A former sheriff’s deputy in Hampton, Virginia is challenging whether Facebook’s “like” button should be protected under the First Amendment.
While working under Sheriff BJ Roberts as a sheriff’s deputy in 2009, Daniel Ray Carter Jr. clicked the “like” button for the Facebook page of Roberts’s opponent, indicating his support in an upcoming election.
He was promptly fired for his insubordination, along with five other department employees who had “liked” Roberts’s opponent’s page.
Carter initially sued, saying his use of the “like” button should have been protected under his free speech rights, and that he was fired illegally.
A U.S. District Court judge sided with Sheriff Roberts in the case, saying that Carter’s “liking” the opponent’s page wasn’t actually a form of speech and not substantial enough to be protected under the First Amendment. “Liking a Facebook page is insufficient speech to merit constitutional protection,” he ruled, according to CNN.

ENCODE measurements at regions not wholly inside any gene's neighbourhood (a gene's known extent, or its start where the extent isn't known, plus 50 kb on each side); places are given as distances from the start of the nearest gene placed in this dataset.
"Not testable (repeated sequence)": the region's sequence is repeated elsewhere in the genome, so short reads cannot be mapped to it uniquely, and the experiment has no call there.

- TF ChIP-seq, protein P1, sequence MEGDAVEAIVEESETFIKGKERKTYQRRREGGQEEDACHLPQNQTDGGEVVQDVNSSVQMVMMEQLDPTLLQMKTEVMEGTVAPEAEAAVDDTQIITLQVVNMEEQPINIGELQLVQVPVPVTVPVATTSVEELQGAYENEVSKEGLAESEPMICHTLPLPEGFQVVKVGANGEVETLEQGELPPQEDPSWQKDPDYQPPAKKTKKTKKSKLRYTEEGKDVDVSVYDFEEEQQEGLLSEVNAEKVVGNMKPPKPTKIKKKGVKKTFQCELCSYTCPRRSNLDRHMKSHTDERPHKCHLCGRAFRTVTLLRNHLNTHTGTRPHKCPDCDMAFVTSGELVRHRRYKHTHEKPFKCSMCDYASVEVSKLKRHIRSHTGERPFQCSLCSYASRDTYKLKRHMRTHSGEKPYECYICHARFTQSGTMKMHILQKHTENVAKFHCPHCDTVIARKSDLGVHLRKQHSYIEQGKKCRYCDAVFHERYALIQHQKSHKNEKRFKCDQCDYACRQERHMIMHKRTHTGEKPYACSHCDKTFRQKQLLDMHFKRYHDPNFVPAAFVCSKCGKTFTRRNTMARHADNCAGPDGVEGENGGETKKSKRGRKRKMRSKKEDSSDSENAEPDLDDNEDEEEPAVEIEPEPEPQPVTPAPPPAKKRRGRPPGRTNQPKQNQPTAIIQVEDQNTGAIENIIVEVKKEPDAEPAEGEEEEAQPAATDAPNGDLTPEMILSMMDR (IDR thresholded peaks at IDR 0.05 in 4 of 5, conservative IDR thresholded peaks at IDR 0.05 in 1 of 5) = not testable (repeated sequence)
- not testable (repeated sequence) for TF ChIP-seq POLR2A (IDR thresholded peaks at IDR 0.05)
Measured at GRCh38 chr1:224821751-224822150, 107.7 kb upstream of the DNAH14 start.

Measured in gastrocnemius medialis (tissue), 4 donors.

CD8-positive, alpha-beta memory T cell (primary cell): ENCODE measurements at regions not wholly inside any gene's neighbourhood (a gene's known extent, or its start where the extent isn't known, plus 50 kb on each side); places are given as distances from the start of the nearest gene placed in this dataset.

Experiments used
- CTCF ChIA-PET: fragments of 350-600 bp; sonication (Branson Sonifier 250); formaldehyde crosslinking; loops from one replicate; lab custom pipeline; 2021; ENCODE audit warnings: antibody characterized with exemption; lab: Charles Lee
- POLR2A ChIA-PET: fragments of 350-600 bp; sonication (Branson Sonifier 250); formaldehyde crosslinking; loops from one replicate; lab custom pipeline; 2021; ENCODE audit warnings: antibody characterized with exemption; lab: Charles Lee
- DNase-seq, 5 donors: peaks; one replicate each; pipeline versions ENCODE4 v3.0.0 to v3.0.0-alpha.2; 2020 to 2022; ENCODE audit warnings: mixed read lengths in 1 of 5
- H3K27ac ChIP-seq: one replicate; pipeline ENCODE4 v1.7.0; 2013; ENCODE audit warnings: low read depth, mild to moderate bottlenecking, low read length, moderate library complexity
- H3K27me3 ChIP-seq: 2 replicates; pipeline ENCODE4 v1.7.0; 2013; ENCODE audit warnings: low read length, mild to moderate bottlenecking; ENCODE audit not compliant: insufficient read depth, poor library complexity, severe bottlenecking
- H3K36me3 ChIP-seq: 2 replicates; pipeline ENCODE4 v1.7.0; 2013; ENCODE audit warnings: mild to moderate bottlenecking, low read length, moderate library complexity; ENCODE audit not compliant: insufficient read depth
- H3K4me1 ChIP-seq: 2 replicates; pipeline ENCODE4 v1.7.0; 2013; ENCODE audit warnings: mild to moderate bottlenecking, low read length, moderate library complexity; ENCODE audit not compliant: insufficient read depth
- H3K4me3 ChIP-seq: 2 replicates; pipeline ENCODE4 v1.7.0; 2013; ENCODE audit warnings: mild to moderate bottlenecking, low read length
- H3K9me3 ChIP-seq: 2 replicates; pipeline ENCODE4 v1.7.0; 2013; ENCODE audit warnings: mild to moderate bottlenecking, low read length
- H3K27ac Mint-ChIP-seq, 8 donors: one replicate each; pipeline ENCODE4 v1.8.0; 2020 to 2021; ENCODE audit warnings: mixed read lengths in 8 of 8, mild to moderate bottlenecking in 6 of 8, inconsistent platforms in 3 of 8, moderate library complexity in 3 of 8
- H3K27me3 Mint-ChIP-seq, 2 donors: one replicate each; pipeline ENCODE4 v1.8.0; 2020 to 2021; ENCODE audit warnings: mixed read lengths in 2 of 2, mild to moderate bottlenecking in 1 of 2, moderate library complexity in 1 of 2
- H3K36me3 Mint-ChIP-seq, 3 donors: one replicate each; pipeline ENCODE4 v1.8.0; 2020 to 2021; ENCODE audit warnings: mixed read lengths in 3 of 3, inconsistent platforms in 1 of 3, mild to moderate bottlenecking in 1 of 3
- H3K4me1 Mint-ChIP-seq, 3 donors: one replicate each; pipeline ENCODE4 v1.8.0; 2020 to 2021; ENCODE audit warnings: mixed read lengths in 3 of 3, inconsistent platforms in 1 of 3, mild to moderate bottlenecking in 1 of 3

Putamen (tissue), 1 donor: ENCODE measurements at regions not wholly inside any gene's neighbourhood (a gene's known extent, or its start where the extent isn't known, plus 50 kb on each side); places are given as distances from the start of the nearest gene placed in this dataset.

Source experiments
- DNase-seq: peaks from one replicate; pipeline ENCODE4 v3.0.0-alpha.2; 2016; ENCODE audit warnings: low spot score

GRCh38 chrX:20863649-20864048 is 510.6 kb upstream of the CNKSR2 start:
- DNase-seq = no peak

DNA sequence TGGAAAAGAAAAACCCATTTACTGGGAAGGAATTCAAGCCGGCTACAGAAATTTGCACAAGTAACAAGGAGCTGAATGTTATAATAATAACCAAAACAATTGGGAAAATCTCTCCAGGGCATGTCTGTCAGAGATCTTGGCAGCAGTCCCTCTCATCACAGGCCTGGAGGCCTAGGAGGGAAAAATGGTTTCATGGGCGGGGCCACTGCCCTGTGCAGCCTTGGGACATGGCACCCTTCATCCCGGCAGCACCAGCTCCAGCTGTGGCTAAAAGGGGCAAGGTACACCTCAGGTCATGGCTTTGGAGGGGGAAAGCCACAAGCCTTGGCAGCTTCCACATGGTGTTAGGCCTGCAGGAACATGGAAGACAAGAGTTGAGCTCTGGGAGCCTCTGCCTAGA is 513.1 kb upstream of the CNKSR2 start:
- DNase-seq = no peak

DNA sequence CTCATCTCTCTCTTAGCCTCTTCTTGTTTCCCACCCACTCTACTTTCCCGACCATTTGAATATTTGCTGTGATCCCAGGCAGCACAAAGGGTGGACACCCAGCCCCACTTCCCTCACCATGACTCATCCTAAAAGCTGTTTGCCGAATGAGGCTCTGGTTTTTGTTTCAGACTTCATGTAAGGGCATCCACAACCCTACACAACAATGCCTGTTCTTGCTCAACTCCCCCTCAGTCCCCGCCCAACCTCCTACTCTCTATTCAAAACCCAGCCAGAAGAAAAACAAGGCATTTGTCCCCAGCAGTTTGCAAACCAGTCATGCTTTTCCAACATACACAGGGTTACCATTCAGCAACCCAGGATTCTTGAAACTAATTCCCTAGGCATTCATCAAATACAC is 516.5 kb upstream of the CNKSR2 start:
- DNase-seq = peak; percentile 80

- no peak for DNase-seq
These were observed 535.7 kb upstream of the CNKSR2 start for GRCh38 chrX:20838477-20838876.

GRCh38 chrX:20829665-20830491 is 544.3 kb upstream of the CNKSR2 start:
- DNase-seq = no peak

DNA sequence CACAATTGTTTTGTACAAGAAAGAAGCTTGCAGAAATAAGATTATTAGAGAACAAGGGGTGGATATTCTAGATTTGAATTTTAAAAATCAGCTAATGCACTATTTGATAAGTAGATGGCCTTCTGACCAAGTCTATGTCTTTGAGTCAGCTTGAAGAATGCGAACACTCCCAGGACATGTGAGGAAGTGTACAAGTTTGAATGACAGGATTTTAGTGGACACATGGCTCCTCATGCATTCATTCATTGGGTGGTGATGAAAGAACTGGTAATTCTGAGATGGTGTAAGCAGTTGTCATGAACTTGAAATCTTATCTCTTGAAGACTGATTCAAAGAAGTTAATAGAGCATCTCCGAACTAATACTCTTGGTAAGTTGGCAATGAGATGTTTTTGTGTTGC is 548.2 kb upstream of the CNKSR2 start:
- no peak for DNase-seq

Now Carter is appealing the ruling in appeals court, and both the ACLU and Facebook itself have weighed in on his behalf.
Facbeook’s legal team filed a brief saying, “liking” a political page is “the 21st-century equivalent of a front-yard campaign sign.”
It’s widely suspected that Carter’s appeal will be successful and the US Court of Appeals will recognize the Facebook “like” as an expression of free speech. Of course, what exactly that speech is saying can be unclear and has been long been the subject of much philosophizing—if you “liked” a news story announcing that Whitney Houston had died, did you like that she was dead?
Also, it is possible to say things in real life that will get you fired. Calling your boss an “incompetent twit who needs to get his head out of his ass” could definitely get you fired, regardless of your First Amendment rights. Was the deputy “liking” his boss’s opponent’s page a digital equivalent?
Who knows. Like all human communications, it seems messy and problematic. Looks like Zuckerberg’s vision—to put your entire life online—is coming along swimmingly.